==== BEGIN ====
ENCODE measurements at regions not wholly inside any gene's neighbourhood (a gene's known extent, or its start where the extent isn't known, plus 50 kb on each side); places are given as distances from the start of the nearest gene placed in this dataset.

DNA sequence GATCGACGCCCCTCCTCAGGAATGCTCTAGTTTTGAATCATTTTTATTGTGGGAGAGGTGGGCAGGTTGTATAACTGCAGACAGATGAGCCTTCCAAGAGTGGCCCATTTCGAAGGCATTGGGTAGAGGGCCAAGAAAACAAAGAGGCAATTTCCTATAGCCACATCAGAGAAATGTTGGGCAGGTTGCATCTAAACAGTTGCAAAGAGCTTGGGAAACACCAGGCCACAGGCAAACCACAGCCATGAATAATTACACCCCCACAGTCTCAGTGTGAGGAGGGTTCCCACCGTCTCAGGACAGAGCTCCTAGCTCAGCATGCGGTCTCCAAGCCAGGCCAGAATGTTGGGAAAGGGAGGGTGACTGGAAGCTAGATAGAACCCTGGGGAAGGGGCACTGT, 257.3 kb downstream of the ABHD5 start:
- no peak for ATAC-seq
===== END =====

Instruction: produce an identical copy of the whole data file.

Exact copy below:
ENCODE measurements at regions not wholly inside any gene's neighbourhood (a gene's known extent, or its start where the extent isn't known, plus 50 kb on each side); places are given as distances from the start of the nearest gene placed in this dataset.

DNA sequence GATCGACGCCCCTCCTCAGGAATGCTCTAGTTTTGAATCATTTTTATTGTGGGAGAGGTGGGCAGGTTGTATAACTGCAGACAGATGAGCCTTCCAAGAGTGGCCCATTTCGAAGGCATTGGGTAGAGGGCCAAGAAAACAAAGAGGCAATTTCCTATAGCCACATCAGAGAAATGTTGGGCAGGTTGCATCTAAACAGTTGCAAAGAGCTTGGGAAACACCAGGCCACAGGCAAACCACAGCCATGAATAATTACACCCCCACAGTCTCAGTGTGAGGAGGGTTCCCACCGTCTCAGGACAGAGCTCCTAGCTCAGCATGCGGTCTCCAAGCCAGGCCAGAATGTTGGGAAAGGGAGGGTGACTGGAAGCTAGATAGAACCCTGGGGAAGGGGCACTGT, 257.3 kb downstream of the ABHD5 start:
- no peak for ATAC-seq